Motorists lose badge of superiority to cyclists

THE abolition of tax discs has left drivers without physical evidence of paying something that cyclists don’t.

Thousands of motorists cherished the windscreen adornment as visual proof that roads belong to four-wheeled transport.

Norman Steele of Norwich said: “My tax disc has always been a source of pride in my dealings with ‘pedallers’.

“What will I point at now when showing cyclists I am perfectly justified in knocking them into a hedge?

“I would need to actually stop, wind down the window and show them a printout of my bank statement, underlining the payment to the DVLA with my finger.”

He added: “Yes, pedants say that road tax per se hasn’t existed since 1937, it’s actually Vehicle Excise Duty and is based on engine size. But this is a free country and Britons are not prisoners of facts.”

Salesman Nathan Muir said: “Old Taxey Bill, as I call him, has always been there in my peripheral vision, rain or shine.

“I talk to him and tell him my secrets. He doesn’t judge me, not even when I go dogging.”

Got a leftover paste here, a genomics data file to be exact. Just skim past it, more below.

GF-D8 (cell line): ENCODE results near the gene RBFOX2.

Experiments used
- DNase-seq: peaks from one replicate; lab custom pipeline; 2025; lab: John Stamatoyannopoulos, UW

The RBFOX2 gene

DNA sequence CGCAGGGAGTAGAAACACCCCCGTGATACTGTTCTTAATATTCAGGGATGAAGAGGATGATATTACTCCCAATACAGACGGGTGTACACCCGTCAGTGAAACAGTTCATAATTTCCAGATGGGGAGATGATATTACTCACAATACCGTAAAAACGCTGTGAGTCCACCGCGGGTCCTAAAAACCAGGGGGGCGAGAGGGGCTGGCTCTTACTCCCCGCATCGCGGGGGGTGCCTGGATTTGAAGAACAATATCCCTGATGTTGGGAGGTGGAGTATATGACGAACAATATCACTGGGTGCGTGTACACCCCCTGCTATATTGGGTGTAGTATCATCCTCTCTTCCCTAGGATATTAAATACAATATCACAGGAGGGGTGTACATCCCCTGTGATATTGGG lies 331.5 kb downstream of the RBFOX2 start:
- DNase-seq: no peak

White van driver Bill McKay said: “I won’t be removing the tax disc from my car. Even if it did expire in October 2008 and my vehicle is kept strategically parked round the back of the local rugby club.”

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Humans left with no-one to impress

THE death of Nelson Mandela has left humanity without a single individual that you would genuinely not want to disappoint.

South Africa’s first black president freed his country from oppression, inspired millions and encouraged countless celebrities to be marginally less self-absorbed.

But as the world mourned a lovely old man who didn’t take any shit from racists, everyone realised there was no longer any reason to raise their game.

Tom Logan, from Peterborough, said: “Nelson Mandela was my last hope for self-improvement.

“I had to factor in the possibility that one day I might meet him and could therefore not allow myself to become irredeemably awful.

“Oh well, that’s that.”

Martin Bishop, from Hatfield, added: “I met someone who met him once and actually had a fleeting desire to try and impress them.

“And they were not even remotely impressive, so that’s powerful stuff.”

Meanwhile, Jane Thompson, from Stevenage, said: “It’s like my lovely old grandpa who fought in the war has died – again.

“The key difference being that grandpa had not forgiven anyone, never mind the Germans.”

But Professor Henry Brubaker, of the Institute for Studies, said: “You don’t own Nelson Mandela. He was not your conscience. He was just a guy, doing his thing.

“Scared the shit out of the racists though, eh?”